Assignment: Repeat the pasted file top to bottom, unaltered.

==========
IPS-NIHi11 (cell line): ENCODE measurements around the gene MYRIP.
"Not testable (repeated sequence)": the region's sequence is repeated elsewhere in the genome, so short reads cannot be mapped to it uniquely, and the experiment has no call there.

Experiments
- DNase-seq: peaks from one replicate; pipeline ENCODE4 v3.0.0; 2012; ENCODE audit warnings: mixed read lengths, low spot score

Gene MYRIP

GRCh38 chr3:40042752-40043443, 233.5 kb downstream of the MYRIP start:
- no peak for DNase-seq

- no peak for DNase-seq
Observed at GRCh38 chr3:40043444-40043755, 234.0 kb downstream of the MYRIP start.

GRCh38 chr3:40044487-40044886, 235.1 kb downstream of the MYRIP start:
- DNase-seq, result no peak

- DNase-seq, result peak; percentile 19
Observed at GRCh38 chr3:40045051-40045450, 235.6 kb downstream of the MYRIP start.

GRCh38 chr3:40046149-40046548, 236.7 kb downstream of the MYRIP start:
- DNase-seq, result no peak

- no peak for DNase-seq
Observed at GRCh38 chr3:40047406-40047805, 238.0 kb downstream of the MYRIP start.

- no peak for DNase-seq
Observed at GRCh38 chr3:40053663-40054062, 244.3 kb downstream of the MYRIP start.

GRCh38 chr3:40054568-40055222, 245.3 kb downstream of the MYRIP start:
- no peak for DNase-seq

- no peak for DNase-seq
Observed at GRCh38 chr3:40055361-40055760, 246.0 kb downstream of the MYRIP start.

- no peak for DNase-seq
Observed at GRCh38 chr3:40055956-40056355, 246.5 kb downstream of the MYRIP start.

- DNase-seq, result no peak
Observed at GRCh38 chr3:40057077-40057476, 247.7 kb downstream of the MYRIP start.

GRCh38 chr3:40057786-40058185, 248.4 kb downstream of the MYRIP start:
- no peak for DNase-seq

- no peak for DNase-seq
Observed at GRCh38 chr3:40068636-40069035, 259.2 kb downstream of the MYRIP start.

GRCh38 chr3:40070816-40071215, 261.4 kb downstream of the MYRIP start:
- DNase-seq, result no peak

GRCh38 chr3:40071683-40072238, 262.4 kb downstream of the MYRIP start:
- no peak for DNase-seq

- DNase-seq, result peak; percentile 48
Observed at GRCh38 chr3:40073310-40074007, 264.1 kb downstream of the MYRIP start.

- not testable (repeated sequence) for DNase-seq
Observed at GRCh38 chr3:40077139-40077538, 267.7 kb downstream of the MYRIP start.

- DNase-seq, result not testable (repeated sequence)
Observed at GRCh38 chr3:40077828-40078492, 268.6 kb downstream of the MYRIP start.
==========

IPS-NIHi11 (cell line): ENCODE measurements around the gene MYRIP.
"Not testable (repeated sequence)": the region's sequence is repeated elsewhere in the genome, so short reads cannot be mapped to it uniquely, and the experiment has no call there.

Experiments
- DNase-seq: peaks from one replicate; pipeline ENCODE4 v3.0.0; 2012; ENCODE audit warnings: mixed read lengths, low spot score

Gene MYRIP

GRCh38 chr3:40042752-40043443, 233.5 kb downstream of the MYRIP start:
- no peak for DNase-seq

- no peak for DNase-seq
Observed at GRCh38 chr3:40043444-40043755, 234.0 kb downstream of the MYRIP start.

GRCh38 chr3:40044487-40044886, 235.1 kb downstream of the MYRIP start:
- DNase-seq, result no peak

- DNase-seq, result peak; percentile 19
Observed at GRCh38 chr3:40045051-40045450, 235.6 kb downstream of the MYRIP start.

GRCh38 chr3:40046149-40046548, 236.7 kb downstream of the MYRIP start:
- DNase-seq, result no peak

- no peak for DNase-seq
Observed at GRCh38 chr3:40047406-40047805, 238.0 kb downstream of the MYRIP start.

- no peak for DNase-seq
Observed at GRCh38 chr3:40053663-40054062, 244.3 kb downstream of the MYRIP start.

GRCh38 chr3:40054568-40055222, 245.3 kb downstream of the MYRIP start:
- no peak for DNase-seq

- no peak for DNase-seq
Observed at GRCh38 chr3:40055361-40055760, 246.0 kb downstream of the MYRIP start.

- no peak for DNase-seq
Observed at GRCh38 chr3:40055956-40056355, 246.5 kb downstream of the MYRIP start.

- DNase-seq, result no peak
Observed at GRCh38 chr3:40057077-40057476, 247.7 kb downstream of the MYRIP start.

GRCh38 chr3:40057786-40058185, 248.4 kb downstream of the MYRIP start:
- no peak for DNase-seq

- no peak for DNase-seq
Observed at GRCh38 chr3:40068636-40069035, 259.2 kb downstream of the MYRIP start.

GRCh38 chr3:40070816-40071215, 261.4 kb downstream of the MYRIP start:
- DNase-seq, result no peak

GRCh38 chr3:40071683-40072238, 262.4 kb downstream of the MYRIP start:
- no peak for DNase-seq

- DNase-seq, result peak; percentile 48
Observed at GRCh38 chr3:40073310-40074007, 264.1 kb downstream of the MYRIP start.

- not testable (repeated sequence) for DNase-seq
Observed at GRCh38 chr3:40077139-40077538, 267.7 kb downstream of the MYRIP start.

- DNase-seq, result not testable (repeated sequence)
Observed at GRCh38 chr3:40077828-40078492, 268.6 kb downstream of the MYRIP start.